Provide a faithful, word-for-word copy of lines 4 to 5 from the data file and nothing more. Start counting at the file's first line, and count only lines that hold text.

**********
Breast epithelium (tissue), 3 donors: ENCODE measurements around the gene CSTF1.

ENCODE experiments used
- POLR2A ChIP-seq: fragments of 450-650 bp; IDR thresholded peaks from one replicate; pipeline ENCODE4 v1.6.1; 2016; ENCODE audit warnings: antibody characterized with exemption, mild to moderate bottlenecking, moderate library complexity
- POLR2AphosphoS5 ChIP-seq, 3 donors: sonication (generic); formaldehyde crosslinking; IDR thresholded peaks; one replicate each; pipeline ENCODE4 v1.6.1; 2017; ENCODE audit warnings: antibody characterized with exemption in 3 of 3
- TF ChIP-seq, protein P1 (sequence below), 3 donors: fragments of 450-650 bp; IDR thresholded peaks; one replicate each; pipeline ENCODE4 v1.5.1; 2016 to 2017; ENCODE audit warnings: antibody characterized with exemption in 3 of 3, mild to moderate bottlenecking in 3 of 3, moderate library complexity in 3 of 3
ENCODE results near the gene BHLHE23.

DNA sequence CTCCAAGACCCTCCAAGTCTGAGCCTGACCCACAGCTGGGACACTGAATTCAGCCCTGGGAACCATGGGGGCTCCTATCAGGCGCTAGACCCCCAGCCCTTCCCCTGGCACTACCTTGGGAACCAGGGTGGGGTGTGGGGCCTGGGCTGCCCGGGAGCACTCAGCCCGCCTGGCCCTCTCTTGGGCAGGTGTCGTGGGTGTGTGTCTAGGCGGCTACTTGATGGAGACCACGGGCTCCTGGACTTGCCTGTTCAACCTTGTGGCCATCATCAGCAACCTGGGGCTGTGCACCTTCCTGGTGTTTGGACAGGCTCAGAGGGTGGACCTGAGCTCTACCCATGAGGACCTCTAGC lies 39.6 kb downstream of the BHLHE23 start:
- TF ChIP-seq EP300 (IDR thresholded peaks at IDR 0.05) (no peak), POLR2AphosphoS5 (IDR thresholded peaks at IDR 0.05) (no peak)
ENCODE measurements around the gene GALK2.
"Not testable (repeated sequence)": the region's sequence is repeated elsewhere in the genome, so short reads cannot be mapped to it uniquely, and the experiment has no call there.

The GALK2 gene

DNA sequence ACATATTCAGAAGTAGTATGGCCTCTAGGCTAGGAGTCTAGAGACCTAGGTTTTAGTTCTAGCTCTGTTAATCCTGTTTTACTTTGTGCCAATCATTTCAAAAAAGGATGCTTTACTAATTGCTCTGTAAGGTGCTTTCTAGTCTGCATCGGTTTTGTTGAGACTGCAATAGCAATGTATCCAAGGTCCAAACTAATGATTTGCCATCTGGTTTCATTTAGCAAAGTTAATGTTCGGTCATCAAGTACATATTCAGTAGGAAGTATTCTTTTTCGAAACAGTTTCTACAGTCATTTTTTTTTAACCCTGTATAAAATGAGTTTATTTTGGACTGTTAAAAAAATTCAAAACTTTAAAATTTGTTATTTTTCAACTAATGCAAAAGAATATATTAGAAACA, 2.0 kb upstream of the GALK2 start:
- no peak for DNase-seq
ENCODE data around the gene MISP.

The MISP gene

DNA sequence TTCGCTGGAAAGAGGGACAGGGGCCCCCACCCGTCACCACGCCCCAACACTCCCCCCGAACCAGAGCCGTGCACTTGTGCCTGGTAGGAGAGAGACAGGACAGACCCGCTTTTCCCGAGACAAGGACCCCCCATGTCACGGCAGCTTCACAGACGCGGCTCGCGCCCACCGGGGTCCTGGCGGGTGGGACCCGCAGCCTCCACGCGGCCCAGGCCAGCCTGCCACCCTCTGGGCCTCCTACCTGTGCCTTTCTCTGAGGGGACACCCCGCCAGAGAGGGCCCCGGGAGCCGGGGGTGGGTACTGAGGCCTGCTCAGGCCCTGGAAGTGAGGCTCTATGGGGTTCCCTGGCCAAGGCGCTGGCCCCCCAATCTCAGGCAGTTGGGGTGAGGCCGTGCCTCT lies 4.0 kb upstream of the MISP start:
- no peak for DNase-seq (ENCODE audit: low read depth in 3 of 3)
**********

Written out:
- POLR2AphosphoS5 ChIP-seq, 3 donors: sonication (generic); formaldehyde crosslinking; IDR thresholded peaks; one replicate each; pipeline ENCODE4 v1.6.1; 2017; ENCODE audit warnings: antibody characterized with exemption in 3 of 3
- TF ChIP-seq, protein P1 (sequence below), 3 donors: fragments of 450-650 bp; IDR thresholded peaks; one replicate each; pipeline ENCODE4 v1.5.1; 2016 to 2017; ENCODE audit warnings: antibody characterized with exemption in 3 of 3, mild to moderate bottlenecking in 3 of 3, moderate library complexity in 3 of 3